Bill Gates recently called artificial intelligence, or AI, “the biggest technological breakthrough in our lifetime.” The founder of Google Brain, Andrew Ng, termed it “the new electricity.” Just as consumers have embraced the digital experience in the retail sphere, they have also grown increasingly comfortable letting data sets and algorithms perform financial tasks.

In contrast to their digitally savvy clients, though, many financial firms are struggling to keep pace with the growing demand for all things digital.

According to Roubini ThoughtLab’s latest study, “Wealth and Asset Management 2022, The Path to Digital Leadership,” the cost of moving slowly can be high. “Our analysis shows that late adopters may lose more than revenue,” the study noted. “They may lose their relevance to the next generation of investors and their position in tomorrow’s marketplace.”

Envisioning The Digital Future

In conjunction with Broadridge Financial Services, J.P. Morgan Asset Management, Oracle, Cisco, Sapient Consulting and others, Roubini ThoughtLab surveyed some 1,500 global investment providers and conducted more than 40 interviews with senior executives in finance and technology. Their goal for this year’s study was to provide “a vision of the digital future for the investment industry, offer actionable insights and make the business case for getting there.”

“Digital leaders report an 8.6 percent increase in revenue, an 11.3 percent rise in productivity, and a 6.3 percent improvement in market share. Advanced firms now generate 32 percent of their revenue through digital channels, and expect that amount to rise to 48 percent by 2022,” the study pointed out.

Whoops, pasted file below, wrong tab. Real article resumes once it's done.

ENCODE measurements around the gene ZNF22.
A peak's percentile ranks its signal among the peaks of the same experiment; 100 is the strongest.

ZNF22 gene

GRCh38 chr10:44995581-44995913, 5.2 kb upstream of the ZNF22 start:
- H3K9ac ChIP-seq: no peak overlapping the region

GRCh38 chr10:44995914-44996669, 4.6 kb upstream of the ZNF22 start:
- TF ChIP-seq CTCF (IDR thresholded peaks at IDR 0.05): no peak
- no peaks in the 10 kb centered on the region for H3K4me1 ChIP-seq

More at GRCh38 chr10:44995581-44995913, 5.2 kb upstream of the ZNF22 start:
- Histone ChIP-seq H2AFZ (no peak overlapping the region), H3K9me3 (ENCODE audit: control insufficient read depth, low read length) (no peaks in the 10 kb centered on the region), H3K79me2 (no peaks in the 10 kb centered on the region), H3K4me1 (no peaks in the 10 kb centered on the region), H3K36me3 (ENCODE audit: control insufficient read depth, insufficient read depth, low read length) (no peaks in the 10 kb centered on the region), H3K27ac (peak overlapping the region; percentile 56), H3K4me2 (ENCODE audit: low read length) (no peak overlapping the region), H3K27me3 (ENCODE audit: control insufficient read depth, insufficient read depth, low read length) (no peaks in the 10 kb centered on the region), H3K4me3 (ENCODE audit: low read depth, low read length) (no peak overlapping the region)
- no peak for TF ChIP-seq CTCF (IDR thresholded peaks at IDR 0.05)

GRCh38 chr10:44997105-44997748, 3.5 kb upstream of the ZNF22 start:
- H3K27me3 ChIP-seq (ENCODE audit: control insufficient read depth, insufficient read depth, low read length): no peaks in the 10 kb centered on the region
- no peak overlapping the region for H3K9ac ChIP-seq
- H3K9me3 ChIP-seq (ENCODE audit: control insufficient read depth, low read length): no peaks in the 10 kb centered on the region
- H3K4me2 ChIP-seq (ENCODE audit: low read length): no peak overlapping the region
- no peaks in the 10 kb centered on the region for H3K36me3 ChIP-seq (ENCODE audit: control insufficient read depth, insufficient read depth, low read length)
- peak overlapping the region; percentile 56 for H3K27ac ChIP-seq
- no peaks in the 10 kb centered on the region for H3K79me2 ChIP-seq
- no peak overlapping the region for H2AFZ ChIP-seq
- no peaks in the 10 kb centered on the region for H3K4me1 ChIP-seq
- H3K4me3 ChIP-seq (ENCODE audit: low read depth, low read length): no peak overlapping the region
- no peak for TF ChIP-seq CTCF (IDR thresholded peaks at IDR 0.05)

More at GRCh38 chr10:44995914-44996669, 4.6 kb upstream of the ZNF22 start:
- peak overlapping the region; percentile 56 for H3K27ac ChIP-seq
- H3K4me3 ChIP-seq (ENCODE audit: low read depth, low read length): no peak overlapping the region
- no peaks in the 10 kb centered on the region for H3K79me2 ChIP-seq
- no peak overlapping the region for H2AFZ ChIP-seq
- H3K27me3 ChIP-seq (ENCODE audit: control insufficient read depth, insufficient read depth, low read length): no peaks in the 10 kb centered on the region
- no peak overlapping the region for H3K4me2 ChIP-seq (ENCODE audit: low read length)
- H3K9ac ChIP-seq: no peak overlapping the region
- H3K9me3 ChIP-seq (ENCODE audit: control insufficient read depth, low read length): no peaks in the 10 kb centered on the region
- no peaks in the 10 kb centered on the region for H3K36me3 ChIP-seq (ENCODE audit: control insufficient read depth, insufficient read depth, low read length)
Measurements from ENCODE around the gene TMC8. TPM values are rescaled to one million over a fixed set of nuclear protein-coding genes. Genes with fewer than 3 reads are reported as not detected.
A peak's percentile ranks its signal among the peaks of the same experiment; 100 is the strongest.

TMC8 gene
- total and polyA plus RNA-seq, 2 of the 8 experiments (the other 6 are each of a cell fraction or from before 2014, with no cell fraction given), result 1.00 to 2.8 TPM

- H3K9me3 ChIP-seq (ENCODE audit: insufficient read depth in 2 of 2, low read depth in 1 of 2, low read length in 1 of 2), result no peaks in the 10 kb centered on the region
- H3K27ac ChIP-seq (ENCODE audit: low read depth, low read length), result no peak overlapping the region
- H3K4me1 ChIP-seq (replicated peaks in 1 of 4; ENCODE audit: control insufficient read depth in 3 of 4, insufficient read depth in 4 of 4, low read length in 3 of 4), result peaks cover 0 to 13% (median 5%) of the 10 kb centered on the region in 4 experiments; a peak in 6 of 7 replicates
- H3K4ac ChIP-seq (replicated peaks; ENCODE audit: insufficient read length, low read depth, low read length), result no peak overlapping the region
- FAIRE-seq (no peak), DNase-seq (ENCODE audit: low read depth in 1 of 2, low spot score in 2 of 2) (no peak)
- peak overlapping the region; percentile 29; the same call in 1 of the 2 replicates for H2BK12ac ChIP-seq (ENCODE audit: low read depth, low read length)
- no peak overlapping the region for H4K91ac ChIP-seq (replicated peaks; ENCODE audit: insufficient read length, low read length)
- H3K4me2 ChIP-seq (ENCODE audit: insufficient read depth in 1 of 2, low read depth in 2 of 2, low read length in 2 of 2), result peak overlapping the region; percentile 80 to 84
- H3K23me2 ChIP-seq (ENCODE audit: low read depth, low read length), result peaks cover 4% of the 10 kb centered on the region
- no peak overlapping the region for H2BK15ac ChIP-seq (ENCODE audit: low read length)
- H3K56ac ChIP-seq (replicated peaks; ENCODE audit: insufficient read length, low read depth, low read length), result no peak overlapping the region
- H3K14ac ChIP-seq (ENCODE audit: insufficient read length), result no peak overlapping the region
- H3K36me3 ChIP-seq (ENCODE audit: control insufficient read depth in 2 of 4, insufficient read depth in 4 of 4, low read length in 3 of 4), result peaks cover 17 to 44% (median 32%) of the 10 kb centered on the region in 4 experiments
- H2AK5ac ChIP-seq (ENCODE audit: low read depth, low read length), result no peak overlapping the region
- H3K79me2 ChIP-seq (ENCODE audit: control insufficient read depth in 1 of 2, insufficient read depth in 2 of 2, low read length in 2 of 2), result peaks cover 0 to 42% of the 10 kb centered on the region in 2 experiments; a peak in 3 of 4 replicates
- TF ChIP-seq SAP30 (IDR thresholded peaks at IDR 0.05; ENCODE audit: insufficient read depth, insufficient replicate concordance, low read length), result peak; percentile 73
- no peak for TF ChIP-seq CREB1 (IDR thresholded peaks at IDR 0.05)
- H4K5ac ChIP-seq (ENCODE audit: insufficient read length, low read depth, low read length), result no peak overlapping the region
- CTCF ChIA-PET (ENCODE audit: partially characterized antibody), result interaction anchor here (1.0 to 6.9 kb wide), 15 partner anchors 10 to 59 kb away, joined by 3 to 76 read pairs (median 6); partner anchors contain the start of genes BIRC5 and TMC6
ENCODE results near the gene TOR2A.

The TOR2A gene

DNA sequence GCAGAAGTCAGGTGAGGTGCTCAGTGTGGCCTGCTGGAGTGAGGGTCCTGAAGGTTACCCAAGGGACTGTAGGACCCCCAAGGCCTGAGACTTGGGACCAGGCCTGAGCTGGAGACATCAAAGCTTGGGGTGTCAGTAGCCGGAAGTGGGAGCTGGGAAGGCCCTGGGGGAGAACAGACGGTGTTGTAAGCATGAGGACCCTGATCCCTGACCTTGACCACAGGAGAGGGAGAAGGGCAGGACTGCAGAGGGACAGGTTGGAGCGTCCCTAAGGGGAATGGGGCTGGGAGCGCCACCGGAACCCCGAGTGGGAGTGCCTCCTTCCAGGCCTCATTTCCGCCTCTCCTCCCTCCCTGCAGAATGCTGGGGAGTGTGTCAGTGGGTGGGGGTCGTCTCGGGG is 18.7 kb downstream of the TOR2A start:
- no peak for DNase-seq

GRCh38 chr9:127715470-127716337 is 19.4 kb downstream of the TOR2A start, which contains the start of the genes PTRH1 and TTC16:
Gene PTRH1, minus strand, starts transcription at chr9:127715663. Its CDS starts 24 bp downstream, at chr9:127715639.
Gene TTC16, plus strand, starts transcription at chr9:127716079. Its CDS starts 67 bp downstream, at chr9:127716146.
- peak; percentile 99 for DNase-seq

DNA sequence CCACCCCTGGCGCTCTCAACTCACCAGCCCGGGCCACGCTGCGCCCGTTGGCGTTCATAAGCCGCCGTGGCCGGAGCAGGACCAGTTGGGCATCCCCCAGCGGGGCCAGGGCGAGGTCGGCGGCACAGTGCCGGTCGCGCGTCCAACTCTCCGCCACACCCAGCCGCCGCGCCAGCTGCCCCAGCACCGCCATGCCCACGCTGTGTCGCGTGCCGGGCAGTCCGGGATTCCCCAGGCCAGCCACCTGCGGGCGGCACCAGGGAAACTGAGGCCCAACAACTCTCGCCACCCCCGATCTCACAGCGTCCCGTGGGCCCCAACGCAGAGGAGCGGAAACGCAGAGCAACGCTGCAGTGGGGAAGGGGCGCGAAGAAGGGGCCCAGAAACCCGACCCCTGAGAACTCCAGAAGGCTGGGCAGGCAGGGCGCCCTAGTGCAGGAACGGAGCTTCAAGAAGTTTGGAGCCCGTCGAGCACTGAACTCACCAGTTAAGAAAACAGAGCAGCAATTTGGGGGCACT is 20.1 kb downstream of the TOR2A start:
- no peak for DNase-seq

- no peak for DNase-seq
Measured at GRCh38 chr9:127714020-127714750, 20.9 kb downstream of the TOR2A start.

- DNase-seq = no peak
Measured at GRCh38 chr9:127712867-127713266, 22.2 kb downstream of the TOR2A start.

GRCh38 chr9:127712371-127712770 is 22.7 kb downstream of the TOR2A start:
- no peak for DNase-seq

Digital leaders acknowledge what will be the growing importance of AI in the digital transformation of industry from the front office to the back office over the next five years. According to the study, while more than half of the digital leaders are already using AI to increase productivity, some 40 percent are extending AI applications to investment management as well.

Extending The Advisor’s Expertise The Digital Way

While AI will gradually replace staff in some functions like personal assistance and machine learning, flesh and blood advisors are still favored by many who prefer the human touch.

Over the near term, a bionic solution that combines the strengths of AI with the empathy, intuition and experience of an advisor may be the best solution for most clients. AI’s less-sophisticated cousin, the robo-advisor, has already begun migrating to bionic advice capabilities that combine both digital and human advice.

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